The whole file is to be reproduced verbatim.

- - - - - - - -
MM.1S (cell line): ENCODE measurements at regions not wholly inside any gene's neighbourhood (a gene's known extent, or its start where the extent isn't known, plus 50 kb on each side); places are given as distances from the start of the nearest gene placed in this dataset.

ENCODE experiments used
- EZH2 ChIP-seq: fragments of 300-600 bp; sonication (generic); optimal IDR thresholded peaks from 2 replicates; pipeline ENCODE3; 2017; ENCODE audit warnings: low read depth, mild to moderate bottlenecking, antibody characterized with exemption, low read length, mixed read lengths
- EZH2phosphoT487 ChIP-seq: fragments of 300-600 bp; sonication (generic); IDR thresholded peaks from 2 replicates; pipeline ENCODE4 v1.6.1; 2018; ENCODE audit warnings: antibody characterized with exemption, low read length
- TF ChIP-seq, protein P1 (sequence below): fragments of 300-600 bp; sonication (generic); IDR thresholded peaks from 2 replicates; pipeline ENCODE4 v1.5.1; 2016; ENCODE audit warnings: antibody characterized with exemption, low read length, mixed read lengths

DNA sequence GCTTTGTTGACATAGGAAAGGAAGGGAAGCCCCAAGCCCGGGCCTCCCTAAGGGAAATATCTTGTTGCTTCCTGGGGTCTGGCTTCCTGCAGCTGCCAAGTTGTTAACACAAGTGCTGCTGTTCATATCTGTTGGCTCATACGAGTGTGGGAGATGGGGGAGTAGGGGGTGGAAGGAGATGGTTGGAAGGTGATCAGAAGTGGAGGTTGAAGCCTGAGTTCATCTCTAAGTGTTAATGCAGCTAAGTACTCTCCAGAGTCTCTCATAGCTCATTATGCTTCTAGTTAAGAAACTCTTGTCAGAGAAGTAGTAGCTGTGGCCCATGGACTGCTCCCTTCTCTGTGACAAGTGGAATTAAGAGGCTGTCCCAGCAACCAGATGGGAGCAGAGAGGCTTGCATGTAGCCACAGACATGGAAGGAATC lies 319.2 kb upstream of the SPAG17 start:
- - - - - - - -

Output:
MM.1S (cell line): ENCODE measurements at regions not wholly inside any gene's neighbourhood (a gene's known extent, or its start where the extent isn't known, plus 50 kb on each side); places are given as distances from the start of the nearest gene placed in this dataset.

ENCODE experiments used
- EZH2 ChIP-seq: fragments of 300-600 bp; sonication (generic); optimal IDR thresholded peaks from 2 replicates; pipeline ENCODE3; 2017; ENCODE audit warnings: low read depth, mild to moderate bottlenecking, antibody characterized with exemption, low read length, mixed read lengths
- EZH2phosphoT487 ChIP-seq: fragments of 300-600 bp; sonication (generic); IDR thresholded peaks from 2 replicates; pipeline ENCODE4 v1.6.1; 2018; ENCODE audit warnings: antibody characterized with exemption, low read length
- TF ChIP-seq, protein P1 (sequence below): fragments of 300-600 bp; sonication (generic); IDR thresholded peaks from 2 replicates; pipeline ENCODE4 v1.5.1; 2016; ENCODE audit warnings: antibody characterized with exemption, low read length, mixed read lengths

DNA sequence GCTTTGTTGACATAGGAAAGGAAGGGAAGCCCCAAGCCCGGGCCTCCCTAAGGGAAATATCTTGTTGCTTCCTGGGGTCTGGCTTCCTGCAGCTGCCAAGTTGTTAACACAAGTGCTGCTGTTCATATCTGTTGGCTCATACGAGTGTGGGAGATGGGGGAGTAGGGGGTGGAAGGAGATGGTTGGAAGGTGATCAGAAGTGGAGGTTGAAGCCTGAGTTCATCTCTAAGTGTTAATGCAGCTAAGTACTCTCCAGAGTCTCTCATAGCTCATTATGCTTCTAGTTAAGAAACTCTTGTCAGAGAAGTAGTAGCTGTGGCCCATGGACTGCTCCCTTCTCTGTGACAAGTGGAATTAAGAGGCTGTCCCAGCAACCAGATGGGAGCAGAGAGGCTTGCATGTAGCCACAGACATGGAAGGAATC lies 319.2 kb upstream of the SPAG17 start: